Welcome to 2020. It’s a new day. It’s a new year. It’s a new decade. And yes, I’m feeling good.
This is a year all of us futurists have looked forward to for over two decades as, back in 2000, it became popular to talk about a 2020 vision. I’ve made lots of presentations and films about 2020, as have others, but many were off the mark.
For example, towards the end of 2019, I got reflective and thought about the last decade. In 2010, there was an iPhone and app store, but early days. Cloud was around, but not discussed. Bitcoin had arrived, but no one knew about it or crypto or anything. FinTech hadn’t even appeared on the radar of most people and banking was all focused upon just that: getting back to being boring old banking and not basketcase banking, as had appeared in 2008. No one knew what 2020 would look like.
How ten years has changed everything. Today, I cannot look a decade ahead. But someone did ask me to look a year ahead and asked what should we be talking about in 2020. So, I sat down and made a list of 11 things to think about in 2020 from a FinTech point of view. In no particular order, these are:
Doing Digital: yes, this is the title of my next new book (out next month) but the focus is upon how banks are actually digitally transformation. Are they really doing digital or just talking digital? Do they get digital transformation as a restructuring or just think it’s a project? Someone said to me the difference is changing your diet versus changing your clothes. The former can transform you. The latter just makes you look different. In 2020, are you really doing digital?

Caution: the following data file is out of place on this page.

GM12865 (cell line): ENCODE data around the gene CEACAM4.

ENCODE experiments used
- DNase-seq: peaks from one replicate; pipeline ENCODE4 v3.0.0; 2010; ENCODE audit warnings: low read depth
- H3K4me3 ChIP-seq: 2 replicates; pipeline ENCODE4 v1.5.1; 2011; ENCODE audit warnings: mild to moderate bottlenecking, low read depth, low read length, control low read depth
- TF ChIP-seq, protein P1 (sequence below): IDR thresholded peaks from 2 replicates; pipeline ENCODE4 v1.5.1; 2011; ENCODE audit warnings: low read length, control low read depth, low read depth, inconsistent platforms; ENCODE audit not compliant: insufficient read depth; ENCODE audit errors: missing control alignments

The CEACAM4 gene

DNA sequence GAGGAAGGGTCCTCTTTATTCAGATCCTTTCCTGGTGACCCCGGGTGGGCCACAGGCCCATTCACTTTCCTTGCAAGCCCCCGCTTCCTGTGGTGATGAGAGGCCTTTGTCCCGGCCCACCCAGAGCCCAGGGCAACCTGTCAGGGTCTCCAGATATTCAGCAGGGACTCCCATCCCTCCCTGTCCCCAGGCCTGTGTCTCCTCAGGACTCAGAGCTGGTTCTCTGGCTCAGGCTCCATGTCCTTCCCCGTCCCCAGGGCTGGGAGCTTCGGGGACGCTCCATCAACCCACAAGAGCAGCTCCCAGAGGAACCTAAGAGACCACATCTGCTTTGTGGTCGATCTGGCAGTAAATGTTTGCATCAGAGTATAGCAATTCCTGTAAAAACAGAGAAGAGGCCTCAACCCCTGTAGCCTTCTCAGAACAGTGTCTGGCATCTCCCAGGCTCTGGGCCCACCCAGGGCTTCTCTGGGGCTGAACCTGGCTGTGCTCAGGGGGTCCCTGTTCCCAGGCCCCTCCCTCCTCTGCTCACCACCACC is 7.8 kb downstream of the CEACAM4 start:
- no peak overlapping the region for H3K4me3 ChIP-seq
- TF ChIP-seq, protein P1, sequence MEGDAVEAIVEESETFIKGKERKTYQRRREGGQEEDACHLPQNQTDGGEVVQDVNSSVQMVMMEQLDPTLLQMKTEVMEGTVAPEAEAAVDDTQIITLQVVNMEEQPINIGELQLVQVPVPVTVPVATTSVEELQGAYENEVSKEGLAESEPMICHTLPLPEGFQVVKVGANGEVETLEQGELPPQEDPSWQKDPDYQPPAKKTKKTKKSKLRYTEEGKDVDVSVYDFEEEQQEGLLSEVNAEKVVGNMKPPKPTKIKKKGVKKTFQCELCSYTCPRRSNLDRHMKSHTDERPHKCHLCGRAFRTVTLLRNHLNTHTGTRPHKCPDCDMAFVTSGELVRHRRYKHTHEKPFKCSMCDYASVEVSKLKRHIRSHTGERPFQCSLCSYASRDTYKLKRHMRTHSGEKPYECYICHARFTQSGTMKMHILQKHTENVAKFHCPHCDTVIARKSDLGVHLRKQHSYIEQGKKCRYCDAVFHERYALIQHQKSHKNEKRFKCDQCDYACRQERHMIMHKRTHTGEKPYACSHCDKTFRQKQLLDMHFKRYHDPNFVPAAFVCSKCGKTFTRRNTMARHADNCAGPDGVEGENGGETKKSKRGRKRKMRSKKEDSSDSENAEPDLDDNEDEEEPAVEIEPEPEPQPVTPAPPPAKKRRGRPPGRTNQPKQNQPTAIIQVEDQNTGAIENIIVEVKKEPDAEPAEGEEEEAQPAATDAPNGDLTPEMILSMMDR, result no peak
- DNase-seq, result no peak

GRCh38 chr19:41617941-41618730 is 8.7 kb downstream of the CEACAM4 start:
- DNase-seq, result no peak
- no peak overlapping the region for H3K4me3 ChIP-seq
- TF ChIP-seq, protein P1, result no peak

Digital Currencies: with the launch of Libra last year, and the discussion of China and Sweden issuing central bank controlled digital currency, 2020 will focus on this much more. There may well be many currencies out there, and it is a threat to the more than 2,500 that are out there already. Reason being that most cryptocurrencies are backed by a white paper and a server somewhere you can’t find. I’d rather trust a regulated body with my store of value than a coder, and 2020 will see that battle play out big time.
Digital Identity: wrapped up with the whole digital thing is who can you trust? Without a trusted identity mechanism, anyone could fool you online and digital identity is more than just about security. It’s about trust, again. The UN has a mandate to create a global identity scheme by 2030 for everyone on earth. That’s only going to be achieved if we can start with baby steps today. 2020 will see a lot of countries focusing upon digital identities to go with their digital currencies.
Digital Inclusion: digital inclusion is all about financial wellness, financial literacy and financial inclusion. Now that we have cheap networking over a mobile network that can reach the most remote consumer, we need to focus upon how we serve them, wherever they may be. Digital inclusion goes beyond just transactions by building upon microfinance and microlending. This is the hot space for the telecommunications firms, and should see 2020 seeing things happening everywhere, not just in a few African nations.